Quote:
Regardless how much money you spend, you can't do wonders with less than 10Mbit MPEG-2 compression. I own very few DVD's, so I couldn't find any outstanding examples. The DC sequence in Batman Begins is an example.

Everyone is watching 8 bit at home, there isn't much need to go beyond that. Plus televisions have gotten a lot better at decoding and displying low bit rate video.
post #247 of 249
Quote:
Originally Posted by TenoBell View Post

Most of everything in the 90's was. Through the 70's and 80's s
Everyone is watching 8 bit at home, there isn't much need to go beyond that. Plus televisions have gotten a lot better at decoding and displying low bit rate video.

It's interesting though that while SD video is 8 bit in the recordings, mostly these days, the players are 10 bit.

I forget, is B-R recording 10 bit? HDMI 1.3a is hi-bit depth for B-R.
post #248 of 249
From what I've seen BR is 8 bit on the disc, some players have 10 bit over sampling to help improve the color. I guess in theory that helps but it's not the same as having 10 bit video thru the whole chain.

10 bit video is a lot to work with.


Quote:
Originally Posted by melgross View Post

It's interesting though that while SD video is 8 bit in the recordings, mostly these days, the players are 10 bit.

I forget, is B-R recording 10 bit? HDMI 1.3a is hi-bit depth for B-R.
post #249 of 249
Quote:
Originally Posted by TenoBell View Post

If its a professionally produced DVD/Blu-ray the quality of the source should be top notch.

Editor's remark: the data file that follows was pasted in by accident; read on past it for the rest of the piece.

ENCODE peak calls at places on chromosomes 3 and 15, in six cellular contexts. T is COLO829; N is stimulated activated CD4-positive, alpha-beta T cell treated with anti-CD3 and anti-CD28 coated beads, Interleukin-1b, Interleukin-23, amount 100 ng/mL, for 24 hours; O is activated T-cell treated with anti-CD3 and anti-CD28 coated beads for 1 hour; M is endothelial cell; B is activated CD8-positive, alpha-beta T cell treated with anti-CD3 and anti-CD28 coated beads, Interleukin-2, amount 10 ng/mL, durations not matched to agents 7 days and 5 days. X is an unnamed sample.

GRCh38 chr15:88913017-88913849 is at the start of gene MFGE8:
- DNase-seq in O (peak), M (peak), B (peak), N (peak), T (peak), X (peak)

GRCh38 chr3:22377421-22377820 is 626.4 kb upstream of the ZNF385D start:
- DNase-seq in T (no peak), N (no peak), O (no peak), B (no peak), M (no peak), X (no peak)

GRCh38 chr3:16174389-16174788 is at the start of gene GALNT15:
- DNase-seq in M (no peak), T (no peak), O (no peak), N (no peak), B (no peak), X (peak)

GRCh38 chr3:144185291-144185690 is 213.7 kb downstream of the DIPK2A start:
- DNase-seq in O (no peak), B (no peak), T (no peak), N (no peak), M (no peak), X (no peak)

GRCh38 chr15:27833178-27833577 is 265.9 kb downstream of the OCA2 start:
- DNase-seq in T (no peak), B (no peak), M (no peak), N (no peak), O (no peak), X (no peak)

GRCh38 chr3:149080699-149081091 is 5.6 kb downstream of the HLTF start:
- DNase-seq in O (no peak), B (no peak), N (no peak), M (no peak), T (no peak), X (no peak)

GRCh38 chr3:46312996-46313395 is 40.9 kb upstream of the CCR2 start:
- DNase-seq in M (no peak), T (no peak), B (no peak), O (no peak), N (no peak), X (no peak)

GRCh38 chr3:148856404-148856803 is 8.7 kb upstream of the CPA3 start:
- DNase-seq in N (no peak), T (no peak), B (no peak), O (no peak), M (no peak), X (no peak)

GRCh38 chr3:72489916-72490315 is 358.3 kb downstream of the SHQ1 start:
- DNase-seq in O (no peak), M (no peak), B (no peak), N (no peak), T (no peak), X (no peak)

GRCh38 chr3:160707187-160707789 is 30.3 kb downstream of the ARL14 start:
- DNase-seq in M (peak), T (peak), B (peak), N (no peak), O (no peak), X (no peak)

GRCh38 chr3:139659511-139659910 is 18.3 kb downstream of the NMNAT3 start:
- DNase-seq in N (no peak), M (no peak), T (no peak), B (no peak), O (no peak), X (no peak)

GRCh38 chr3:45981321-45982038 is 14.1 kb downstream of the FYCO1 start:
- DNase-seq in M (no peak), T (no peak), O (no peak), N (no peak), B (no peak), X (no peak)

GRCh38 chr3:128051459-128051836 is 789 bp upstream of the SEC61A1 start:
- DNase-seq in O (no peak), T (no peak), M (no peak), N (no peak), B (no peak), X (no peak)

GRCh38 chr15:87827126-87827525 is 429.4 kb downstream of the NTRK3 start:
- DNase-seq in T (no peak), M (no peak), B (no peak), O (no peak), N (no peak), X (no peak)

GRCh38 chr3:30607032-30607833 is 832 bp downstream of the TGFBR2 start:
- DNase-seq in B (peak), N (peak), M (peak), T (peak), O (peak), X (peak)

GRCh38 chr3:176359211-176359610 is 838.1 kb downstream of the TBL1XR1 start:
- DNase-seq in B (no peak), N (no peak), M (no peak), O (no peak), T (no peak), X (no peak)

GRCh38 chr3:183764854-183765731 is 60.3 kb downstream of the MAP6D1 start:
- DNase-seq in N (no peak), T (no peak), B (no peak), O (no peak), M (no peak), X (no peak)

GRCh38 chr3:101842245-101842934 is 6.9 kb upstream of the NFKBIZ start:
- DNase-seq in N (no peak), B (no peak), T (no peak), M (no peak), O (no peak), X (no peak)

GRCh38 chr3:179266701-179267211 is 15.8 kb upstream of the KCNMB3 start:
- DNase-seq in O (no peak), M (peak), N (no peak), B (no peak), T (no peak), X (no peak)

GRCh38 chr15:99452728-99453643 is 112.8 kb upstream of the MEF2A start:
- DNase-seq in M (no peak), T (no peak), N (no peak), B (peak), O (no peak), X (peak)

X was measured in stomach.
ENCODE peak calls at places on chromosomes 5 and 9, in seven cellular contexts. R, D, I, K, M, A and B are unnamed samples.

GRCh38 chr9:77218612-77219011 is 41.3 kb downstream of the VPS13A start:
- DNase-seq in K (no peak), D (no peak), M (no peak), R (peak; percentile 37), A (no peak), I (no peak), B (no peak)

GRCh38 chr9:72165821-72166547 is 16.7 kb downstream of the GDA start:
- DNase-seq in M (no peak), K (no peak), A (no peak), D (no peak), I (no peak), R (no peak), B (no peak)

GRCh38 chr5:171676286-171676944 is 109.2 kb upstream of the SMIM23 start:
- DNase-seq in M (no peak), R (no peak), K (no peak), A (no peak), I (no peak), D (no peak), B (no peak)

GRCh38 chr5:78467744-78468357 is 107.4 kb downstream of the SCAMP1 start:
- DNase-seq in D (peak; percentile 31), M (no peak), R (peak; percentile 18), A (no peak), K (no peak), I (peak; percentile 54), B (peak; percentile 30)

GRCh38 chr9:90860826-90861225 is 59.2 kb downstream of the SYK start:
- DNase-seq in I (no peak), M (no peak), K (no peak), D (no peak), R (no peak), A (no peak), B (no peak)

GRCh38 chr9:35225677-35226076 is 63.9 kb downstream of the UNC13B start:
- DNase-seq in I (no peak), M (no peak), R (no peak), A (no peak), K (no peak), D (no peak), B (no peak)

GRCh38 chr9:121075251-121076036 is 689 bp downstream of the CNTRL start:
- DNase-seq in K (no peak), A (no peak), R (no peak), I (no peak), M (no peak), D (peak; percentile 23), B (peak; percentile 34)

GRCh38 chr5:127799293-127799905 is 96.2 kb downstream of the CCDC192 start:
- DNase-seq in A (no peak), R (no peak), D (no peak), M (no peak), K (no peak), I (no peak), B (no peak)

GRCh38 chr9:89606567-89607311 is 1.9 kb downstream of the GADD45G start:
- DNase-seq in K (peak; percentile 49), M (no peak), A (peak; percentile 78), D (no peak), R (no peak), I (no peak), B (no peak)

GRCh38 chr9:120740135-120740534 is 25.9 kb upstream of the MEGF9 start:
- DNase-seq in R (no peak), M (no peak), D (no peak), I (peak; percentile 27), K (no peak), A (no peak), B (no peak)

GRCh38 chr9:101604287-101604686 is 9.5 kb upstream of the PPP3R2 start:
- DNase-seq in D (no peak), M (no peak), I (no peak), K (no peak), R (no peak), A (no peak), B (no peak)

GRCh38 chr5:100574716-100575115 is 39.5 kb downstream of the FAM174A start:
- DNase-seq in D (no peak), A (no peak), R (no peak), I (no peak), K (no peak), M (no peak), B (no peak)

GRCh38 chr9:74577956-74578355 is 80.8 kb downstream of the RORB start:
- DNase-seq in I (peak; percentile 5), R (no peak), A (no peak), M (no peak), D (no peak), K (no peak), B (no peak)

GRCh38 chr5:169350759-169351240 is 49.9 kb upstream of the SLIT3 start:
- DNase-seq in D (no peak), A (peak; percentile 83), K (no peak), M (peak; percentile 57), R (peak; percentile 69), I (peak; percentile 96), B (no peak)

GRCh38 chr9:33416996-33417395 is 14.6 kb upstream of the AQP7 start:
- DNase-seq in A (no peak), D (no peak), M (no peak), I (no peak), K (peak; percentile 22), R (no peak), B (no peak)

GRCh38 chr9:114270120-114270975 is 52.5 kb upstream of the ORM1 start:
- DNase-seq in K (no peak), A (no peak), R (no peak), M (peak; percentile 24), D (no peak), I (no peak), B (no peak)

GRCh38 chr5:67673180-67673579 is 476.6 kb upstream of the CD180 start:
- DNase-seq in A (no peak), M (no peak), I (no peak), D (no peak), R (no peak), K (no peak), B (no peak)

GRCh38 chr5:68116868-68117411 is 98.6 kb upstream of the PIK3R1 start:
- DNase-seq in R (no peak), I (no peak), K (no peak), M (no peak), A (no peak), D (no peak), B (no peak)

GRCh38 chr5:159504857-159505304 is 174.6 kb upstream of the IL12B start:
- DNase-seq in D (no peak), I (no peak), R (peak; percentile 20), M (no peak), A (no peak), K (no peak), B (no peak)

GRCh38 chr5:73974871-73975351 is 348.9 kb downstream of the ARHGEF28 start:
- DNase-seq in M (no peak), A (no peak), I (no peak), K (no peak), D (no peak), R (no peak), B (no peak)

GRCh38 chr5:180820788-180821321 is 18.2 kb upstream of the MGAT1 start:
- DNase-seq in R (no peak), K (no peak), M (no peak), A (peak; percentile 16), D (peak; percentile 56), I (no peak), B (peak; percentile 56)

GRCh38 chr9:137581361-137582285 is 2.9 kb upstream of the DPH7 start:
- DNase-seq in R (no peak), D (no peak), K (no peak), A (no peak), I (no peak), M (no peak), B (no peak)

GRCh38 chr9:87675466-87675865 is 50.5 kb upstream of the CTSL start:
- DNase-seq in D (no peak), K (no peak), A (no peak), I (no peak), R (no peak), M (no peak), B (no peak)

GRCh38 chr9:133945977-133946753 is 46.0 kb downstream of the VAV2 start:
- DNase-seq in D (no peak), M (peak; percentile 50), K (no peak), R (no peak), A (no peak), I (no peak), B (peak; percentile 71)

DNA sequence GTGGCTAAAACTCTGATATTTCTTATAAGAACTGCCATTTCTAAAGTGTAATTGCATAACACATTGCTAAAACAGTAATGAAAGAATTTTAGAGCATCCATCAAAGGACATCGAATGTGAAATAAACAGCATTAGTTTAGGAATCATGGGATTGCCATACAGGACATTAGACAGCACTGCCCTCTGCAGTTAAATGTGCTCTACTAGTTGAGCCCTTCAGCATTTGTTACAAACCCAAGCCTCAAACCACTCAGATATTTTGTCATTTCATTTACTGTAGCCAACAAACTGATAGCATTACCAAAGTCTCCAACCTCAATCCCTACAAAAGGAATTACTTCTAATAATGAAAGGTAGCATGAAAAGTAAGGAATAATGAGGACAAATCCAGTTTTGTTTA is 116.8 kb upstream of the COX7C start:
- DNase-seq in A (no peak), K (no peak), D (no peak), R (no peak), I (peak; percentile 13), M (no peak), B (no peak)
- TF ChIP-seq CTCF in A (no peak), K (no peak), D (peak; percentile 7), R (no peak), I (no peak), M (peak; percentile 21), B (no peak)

Just for clarity I never have and never will download pirated films/software. I know you didn't say that but I just wanted to be clear.

To return to your point, some people are more aware of these issues than others. I live in the UK and our terrestrial (non-cable/non-satellite) DVB broadcasts are horrendously low bandwidth. I have neighbours who cannot see the deficiencies of the image quality.

Some people can hear the difference between 256kbps LAME encoded MP3 and the original source material. I cannot (except perhaps for some "difficult test samples").

I can certainly see the inadequacies of the bit rate used on DVDs and also appreciate the higher resolution of Blu Ray disks. Even commercially produced DVDs have noticeable artefacts (google Edge Enhancement for example) which may or may not bother a viewer (I find them infuriatingly distracting, thank God I don't have a projector). These anomalies are still found on Blu Ray copies but to much lesser extent (read some reviews on http://bluray.highdefdigest.com/ to see the sort of issues that can exist on transfers).

To be honest Blu Ray transfers are generally excellent and it most likely going to be excessive Edge Enhancement, poor source material (those old tape reals aren't always in the best shape), or digital processing. Attempts to remove grain to make things look more polished for modern audiences that are increasingly used to CGI, digital sources, and Pixar films are the biggest problem these days. Oh and I am not entirely happy with grain added to films, but don't mind as long as it is soft.

Anyway, sadly many people cannot see these things. Many people don't play there Apocalypse Now Redux DVDs and see the banding and compression artefacts during the helicopter scenes near the start. For these people DVD is doubtless enough until they get a big enough TV that it starts to annoy even them.

Finally, you mention film sources in a few posts. Have a look at The Godfather box set on Blu Ray or read this review http://bluray.highdefdigest.com/1613...ollection.html it gives you a good idea about the challenges of a lot of classic source material.